The Most Spiritually Literate Films of 2011
By Frederic and Mary Ann Brussat
At the start of 2011 we wondered what thematic concerns would be reflected in the year’s releases. Would filmmakers deal with the most pressing issues of the day (our preference) or would they offer an anxious and exhausted public a surfeit of escapist fare?
We're happy to report that there were plenty of films this year that were both serious and relevant. Our choices of the most spiritually literate movies of the year include a touching tale about a struggling immigrant, a story about African-American maids with the courage to tell a difficult truth, a drama about the selfless service of a 13-year-old South African girl, a critique of the universal appeal of violence around the globe, a searing drama about three warriors for peace in Chicago’s inner city, a story about a man who goes out of his way to help an African stranger, a spiritual masterwork about the friendship between a Muslim and a Jewish boy, two moving movies about the heroic activities of women whistleblowers, and an edifying look at the crash-and-burn of a prosperous financial firm in 2008.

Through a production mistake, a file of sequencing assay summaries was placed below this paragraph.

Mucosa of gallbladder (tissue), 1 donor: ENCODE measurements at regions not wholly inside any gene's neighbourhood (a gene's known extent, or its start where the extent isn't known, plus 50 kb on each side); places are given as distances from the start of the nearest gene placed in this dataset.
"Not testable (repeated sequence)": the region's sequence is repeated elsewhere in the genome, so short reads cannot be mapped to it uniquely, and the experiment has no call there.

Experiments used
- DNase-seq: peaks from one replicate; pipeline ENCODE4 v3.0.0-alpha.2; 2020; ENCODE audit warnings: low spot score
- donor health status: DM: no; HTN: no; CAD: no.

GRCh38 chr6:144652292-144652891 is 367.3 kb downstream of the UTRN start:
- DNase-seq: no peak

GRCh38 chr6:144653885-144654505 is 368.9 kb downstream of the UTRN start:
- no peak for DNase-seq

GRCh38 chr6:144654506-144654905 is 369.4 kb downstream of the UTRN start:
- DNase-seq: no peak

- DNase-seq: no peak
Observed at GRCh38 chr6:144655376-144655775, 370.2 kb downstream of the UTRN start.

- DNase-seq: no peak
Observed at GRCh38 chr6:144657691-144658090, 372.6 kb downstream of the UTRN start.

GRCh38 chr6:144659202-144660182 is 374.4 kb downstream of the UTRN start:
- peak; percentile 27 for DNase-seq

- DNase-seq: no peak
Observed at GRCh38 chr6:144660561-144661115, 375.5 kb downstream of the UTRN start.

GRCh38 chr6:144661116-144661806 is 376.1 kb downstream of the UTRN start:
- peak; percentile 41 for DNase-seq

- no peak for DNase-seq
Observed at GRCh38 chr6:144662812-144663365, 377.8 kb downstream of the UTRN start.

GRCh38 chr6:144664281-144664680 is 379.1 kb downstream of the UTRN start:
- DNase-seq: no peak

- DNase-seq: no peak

One of the biggest surprises of the year was the large number of films dealing with our relationship with animals: dogs, a monkey, a horse, a turtle, lions, a dolphin, a parrot, and bees. Two documentaries gave us portraits of exemplary animal lovers: Buck, a horse whisperer, and Jane Goodall, a champion of African chimps. Novelist Milan Kundera points out why such films are so important: "True human goodness, in all its purity and freedom, can come to the fore only when its recipient has no power. Humankind's true moral test, its fundamental test (which lies deeply buried from view), consists of its attitude toward those who are at its mercy: animals." Over and over again, these words rang true in the year's films.